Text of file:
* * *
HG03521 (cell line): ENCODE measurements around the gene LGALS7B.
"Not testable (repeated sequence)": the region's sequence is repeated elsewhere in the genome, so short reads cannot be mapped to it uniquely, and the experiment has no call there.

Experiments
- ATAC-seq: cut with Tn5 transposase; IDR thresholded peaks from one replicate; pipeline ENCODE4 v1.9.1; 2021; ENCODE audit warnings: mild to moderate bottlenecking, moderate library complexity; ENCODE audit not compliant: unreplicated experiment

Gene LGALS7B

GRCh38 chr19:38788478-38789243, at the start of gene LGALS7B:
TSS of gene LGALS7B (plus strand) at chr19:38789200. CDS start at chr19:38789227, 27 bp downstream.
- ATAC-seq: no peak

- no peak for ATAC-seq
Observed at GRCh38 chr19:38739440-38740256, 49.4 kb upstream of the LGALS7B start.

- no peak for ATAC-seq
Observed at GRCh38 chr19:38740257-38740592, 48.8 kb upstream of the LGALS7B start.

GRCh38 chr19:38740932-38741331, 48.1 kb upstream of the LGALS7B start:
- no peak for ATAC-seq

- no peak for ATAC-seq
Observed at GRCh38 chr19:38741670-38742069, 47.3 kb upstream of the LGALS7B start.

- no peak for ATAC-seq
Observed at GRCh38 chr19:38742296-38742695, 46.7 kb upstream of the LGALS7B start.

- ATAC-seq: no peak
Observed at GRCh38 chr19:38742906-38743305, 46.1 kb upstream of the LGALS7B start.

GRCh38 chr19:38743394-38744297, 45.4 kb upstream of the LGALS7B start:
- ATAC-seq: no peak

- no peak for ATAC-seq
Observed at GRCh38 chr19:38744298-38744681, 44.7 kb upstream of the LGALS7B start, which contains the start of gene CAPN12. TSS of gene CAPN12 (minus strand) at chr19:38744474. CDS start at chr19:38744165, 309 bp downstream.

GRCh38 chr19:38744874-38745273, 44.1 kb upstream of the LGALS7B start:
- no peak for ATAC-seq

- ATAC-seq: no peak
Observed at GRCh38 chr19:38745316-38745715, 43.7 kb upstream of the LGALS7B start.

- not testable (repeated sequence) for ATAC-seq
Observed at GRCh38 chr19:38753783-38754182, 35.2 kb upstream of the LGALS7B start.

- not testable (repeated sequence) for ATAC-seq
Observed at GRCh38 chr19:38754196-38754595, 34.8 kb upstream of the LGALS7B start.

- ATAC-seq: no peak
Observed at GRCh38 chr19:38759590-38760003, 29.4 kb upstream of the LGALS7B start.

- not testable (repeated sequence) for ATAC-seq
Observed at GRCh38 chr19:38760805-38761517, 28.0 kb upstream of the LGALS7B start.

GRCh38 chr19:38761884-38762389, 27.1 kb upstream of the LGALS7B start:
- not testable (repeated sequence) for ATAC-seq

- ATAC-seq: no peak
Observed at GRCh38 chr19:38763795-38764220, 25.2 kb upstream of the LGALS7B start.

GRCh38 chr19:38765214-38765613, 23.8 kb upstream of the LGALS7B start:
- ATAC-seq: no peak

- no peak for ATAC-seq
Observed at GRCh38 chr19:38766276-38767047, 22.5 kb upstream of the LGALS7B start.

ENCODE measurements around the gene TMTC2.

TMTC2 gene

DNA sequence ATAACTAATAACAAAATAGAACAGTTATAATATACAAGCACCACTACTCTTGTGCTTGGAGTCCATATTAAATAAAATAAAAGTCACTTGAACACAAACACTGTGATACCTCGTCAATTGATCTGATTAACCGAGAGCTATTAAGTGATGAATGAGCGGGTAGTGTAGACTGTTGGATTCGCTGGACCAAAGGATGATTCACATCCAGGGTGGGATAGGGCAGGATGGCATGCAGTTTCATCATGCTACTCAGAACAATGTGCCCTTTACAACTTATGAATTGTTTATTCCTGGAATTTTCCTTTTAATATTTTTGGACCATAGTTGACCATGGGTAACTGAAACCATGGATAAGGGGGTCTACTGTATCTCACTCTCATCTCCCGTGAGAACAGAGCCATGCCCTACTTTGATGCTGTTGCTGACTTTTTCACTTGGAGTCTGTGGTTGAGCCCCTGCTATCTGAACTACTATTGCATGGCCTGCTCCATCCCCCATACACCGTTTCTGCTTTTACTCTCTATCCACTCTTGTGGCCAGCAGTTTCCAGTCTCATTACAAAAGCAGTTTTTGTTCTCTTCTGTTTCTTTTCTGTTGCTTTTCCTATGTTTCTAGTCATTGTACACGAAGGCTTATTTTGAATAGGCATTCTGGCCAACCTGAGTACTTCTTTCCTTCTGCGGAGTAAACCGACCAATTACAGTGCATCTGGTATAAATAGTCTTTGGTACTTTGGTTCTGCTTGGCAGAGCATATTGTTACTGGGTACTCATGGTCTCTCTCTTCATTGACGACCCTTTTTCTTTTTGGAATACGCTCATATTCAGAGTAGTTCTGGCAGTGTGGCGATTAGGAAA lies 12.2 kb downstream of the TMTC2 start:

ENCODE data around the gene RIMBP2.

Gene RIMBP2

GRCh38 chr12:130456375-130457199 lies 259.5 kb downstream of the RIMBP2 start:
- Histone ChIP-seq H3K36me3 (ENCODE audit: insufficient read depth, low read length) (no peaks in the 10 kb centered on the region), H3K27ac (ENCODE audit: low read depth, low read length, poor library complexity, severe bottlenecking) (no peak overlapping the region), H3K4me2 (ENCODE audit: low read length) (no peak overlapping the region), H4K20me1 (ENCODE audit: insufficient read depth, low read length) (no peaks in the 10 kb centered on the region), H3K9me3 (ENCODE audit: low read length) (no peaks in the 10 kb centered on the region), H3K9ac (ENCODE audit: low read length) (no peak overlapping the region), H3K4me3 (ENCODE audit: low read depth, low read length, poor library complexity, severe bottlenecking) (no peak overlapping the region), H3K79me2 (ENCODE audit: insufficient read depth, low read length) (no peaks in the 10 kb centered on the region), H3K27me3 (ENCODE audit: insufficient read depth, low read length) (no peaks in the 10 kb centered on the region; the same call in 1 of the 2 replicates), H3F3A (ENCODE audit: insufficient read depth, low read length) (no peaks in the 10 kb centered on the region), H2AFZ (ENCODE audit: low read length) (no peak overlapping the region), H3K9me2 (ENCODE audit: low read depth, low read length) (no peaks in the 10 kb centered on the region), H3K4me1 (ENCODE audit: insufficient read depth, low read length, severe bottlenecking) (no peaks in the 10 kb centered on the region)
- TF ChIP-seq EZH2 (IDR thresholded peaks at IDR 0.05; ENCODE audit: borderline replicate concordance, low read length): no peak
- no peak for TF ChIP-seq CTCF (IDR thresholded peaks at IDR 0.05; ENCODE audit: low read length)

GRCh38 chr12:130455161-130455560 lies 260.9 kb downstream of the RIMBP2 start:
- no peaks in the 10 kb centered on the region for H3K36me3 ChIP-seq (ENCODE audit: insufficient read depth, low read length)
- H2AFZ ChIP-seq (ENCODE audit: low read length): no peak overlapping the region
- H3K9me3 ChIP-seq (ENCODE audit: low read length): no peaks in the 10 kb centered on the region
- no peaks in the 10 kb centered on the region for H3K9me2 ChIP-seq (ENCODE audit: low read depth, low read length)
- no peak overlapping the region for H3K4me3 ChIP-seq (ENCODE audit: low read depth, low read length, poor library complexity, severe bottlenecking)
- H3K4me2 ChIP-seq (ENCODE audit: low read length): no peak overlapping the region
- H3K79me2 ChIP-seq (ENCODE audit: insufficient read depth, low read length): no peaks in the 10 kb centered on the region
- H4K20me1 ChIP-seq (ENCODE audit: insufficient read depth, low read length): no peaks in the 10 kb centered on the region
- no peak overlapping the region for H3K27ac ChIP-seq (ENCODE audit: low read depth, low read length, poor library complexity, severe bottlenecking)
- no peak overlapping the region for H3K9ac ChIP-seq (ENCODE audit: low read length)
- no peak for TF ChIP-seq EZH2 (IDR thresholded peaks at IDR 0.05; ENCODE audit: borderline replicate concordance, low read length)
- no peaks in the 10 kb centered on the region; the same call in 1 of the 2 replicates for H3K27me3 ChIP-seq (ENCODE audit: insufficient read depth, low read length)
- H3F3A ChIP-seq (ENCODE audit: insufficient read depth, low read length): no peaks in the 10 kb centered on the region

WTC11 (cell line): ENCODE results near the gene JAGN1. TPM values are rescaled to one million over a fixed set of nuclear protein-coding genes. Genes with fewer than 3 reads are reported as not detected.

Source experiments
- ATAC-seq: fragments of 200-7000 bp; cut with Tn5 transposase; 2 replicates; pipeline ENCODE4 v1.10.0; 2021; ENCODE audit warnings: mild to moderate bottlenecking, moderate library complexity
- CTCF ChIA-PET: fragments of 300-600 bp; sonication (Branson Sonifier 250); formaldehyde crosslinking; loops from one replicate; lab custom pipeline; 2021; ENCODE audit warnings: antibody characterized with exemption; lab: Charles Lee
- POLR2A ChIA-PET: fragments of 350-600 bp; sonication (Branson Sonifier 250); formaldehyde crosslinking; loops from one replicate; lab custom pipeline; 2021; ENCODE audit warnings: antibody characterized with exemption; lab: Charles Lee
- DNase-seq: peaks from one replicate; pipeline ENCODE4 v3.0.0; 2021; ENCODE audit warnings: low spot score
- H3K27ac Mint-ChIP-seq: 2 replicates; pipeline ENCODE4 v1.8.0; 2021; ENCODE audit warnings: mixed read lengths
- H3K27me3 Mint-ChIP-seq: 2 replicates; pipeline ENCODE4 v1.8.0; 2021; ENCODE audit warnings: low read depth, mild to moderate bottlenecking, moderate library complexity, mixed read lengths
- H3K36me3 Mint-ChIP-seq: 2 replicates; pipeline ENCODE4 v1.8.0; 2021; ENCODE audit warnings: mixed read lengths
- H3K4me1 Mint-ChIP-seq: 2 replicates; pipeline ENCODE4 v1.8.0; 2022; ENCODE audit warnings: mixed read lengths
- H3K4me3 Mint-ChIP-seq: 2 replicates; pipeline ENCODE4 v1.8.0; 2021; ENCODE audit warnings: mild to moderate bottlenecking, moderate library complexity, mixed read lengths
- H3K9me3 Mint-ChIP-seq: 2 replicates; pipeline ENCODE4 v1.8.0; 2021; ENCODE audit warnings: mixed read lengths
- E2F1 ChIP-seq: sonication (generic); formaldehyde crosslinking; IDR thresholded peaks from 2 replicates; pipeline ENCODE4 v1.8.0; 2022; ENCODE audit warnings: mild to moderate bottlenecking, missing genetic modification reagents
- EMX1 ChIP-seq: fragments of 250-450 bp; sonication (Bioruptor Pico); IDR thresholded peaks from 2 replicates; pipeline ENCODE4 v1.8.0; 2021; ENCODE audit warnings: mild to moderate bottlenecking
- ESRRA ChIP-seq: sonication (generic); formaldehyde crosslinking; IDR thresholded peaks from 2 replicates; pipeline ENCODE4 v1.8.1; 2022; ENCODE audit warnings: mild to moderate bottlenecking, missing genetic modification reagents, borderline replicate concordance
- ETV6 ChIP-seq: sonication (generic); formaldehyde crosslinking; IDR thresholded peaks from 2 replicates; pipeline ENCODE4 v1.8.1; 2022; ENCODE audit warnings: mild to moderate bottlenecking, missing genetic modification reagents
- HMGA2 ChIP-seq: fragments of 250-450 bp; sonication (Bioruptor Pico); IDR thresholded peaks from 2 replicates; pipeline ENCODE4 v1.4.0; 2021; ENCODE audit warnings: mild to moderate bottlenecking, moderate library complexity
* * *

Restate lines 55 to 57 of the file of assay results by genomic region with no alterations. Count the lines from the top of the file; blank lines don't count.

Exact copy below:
- no peaks in the 10 kb centered on the region for H3K36me3 ChIP-seq (ENCODE audit: insufficient read depth, low read length)
- H2AFZ ChIP-seq (ENCODE audit: low read length): no peak overlapping the region
- H3K9me3 ChIP-seq (ENCODE audit: low read length): no peaks in the 10 kb centered on the region